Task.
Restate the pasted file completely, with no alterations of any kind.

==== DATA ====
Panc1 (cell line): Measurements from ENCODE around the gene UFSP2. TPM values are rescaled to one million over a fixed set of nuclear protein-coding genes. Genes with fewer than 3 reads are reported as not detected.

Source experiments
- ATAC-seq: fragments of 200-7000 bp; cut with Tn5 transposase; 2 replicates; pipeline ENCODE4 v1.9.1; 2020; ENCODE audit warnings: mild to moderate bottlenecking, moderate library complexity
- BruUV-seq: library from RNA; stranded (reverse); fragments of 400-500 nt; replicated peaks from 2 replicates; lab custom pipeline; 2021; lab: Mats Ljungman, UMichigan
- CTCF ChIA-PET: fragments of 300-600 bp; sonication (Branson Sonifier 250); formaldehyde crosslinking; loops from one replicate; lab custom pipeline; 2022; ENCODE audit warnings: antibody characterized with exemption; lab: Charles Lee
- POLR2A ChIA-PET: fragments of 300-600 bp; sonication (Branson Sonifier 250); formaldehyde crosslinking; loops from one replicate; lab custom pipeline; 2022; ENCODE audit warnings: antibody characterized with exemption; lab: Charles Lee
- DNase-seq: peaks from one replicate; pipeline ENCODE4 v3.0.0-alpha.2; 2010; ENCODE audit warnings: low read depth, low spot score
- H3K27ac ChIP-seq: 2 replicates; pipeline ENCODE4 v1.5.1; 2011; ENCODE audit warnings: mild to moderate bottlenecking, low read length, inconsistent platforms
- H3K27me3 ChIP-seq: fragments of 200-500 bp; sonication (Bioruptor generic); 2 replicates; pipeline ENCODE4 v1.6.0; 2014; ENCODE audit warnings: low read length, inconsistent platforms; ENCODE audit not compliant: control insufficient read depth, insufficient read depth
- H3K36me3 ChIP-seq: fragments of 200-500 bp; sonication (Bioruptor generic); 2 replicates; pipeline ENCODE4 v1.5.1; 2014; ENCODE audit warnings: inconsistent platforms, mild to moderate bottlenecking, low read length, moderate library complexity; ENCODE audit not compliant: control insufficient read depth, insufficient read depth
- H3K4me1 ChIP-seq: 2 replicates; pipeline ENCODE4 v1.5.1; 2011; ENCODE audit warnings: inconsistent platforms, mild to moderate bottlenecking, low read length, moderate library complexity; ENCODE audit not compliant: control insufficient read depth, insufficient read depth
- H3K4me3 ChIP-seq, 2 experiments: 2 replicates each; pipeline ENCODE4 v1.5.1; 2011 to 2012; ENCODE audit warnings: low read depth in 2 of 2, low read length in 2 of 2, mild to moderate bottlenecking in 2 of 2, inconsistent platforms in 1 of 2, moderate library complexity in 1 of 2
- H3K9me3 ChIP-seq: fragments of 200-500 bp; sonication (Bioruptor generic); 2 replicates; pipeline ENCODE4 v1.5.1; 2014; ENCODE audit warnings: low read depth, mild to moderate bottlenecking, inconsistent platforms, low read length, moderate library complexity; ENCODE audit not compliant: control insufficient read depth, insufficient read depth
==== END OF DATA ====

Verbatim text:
Panc1 (cell line): Measurements from ENCODE around the gene UFSP2. TPM values are rescaled to one million over a fixed set of nuclear protein-coding genes. Genes with fewer than 3 reads are reported as not detected.

Source experiments
- ATAC-seq: fragments of 200-7000 bp; cut with Tn5 transposase; 2 replicates; pipeline ENCODE4 v1.9.1; 2020; ENCODE audit warnings: mild to moderate bottlenecking, moderate library complexity
- BruUV-seq: library from RNA; stranded (reverse); fragments of 400-500 nt; replicated peaks from 2 replicates; lab custom pipeline; 2021; lab: Mats Ljungman, UMichigan
- CTCF ChIA-PET: fragments of 300-600 bp; sonication (Branson Sonifier 250); formaldehyde crosslinking; loops from one replicate; lab custom pipeline; 2022; ENCODE audit warnings: antibody characterized with exemption; lab: Charles Lee
- POLR2A ChIA-PET: fragments of 300-600 bp; sonication (Branson Sonifier 250); formaldehyde crosslinking; loops from one replicate; lab custom pipeline; 2022; ENCODE audit warnings: antibody characterized with exemption; lab: Charles Lee
- DNase-seq: peaks from one replicate; pipeline ENCODE4 v3.0.0-alpha.2; 2010; ENCODE audit warnings: low read depth, low spot score
- H3K27ac ChIP-seq: 2 replicates; pipeline ENCODE4 v1.5.1; 2011; ENCODE audit warnings: mild to moderate bottlenecking, low read length, inconsistent platforms
- H3K27me3 ChIP-seq: fragments of 200-500 bp; sonication (Bioruptor generic); 2 replicates; pipeline ENCODE4 v1.6.0; 2014; ENCODE audit warnings: low read length, inconsistent platforms; ENCODE audit not compliant: control insufficient read depth, insufficient read depth
- H3K36me3 ChIP-seq: fragments of 200-500 bp; sonication (Bioruptor generic); 2 replicates; pipeline ENCODE4 v1.5.1; 2014; ENCODE audit warnings: inconsistent platforms, mild to moderate bottlenecking, low read length, moderate library complexity; ENCODE audit not compliant: control insufficient read depth, insufficient read depth
- H3K4me1 ChIP-seq: 2 replicates; pipeline ENCODE4 v1.5.1; 2011; ENCODE audit warnings: inconsistent platforms, mild to moderate bottlenecking, low read length, moderate library complexity; ENCODE audit not compliant: control insufficient read depth, insufficient read depth
- H3K4me3 ChIP-seq, 2 experiments: 2 replicates each; pipeline ENCODE4 v1.5.1; 2011 to 2012; ENCODE audit warnings: low read depth in 2 of 2, low read length in 2 of 2, mild to moderate bottlenecking in 2 of 2, inconsistent platforms in 1 of 2, moderate library complexity in 1 of 2
- H3K9me3 ChIP-seq: fragments of 200-500 bp; sonication (Bioruptor generic); 2 replicates; pipeline ENCODE4 v1.5.1; 2014; ENCODE audit warnings: low read depth, mild to moderate bottlenecking, inconsistent platforms, low read length, moderate library complexity; ENCODE audit not compliant: control insufficient read depth, insufficient read depth